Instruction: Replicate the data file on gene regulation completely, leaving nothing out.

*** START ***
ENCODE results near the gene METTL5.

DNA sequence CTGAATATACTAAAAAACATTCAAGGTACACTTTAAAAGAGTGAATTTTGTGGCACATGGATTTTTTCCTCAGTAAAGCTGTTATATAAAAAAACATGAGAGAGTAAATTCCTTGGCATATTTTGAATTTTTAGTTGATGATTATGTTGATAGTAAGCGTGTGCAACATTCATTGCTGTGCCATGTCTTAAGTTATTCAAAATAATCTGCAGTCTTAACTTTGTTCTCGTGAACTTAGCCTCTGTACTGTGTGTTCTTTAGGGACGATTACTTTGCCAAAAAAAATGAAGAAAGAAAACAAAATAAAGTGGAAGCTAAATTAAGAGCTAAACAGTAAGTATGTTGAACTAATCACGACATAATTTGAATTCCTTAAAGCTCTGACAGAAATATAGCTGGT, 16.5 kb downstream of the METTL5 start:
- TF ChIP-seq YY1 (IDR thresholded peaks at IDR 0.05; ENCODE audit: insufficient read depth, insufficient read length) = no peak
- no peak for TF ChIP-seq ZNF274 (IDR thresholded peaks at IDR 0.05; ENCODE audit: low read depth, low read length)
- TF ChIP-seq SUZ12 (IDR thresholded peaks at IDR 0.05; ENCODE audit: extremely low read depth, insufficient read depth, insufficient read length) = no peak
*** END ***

ENCODE results near the gene METTL5.

DNA sequence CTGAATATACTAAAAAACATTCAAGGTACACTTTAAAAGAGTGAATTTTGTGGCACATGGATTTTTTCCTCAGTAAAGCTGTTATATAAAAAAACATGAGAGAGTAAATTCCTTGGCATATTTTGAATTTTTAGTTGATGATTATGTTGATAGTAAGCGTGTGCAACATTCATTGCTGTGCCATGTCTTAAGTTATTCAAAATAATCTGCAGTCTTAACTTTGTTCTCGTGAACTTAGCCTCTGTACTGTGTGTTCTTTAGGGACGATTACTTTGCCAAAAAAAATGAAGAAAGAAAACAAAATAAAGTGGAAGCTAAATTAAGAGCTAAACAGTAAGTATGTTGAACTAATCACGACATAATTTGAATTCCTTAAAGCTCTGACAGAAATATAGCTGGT, 16.5 kb downstream of the METTL5 start:
- TF ChIP-seq YY1 (IDR thresholded peaks at IDR 0.05; ENCODE audit: insufficient read depth, insufficient read length) = no peak
- no peak for TF ChIP-seq ZNF274 (IDR thresholded peaks at IDR 0.05; ENCODE audit: low read depth, low read length)
- TF ChIP-seq SUZ12 (IDR thresholded peaks at IDR 0.05; ENCODE audit: extremely low read depth, insufficient read depth, insufficient read length) = no peak